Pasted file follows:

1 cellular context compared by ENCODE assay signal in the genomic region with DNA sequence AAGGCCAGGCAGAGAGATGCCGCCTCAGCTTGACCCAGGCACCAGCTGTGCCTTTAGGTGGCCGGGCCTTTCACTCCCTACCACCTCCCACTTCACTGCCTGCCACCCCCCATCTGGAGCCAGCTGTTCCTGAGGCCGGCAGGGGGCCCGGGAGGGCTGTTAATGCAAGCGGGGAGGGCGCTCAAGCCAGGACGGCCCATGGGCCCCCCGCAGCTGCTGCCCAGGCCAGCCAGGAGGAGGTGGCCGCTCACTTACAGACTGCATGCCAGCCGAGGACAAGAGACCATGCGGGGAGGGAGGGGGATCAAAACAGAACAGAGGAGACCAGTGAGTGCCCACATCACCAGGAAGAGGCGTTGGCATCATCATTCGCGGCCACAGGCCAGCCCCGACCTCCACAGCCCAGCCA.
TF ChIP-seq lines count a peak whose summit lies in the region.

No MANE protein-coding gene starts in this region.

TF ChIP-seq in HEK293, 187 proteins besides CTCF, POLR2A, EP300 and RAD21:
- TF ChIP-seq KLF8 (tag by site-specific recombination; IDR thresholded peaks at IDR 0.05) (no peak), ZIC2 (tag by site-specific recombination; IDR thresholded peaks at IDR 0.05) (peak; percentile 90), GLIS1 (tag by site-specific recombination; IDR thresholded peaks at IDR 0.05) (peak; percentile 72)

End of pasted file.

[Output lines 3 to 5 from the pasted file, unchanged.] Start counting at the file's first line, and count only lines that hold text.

No MANE protein-coding gene starts in this region.

TF ChIP-seq in HEK293, 187 proteins besides CTCF, POLR2A, EP300 and RAD21:
- TF ChIP-seq KLF8 (tag by site-specific recombination; IDR thresholded peaks at IDR 0.05) (no peak), ZIC2 (tag by site-specific recombination; IDR thresholded peaks at IDR 0.05) (peak; percentile 90), GLIS1 (tag by site-specific recombination; IDR thresholded peaks at IDR 0.05) (peak; percentile 72)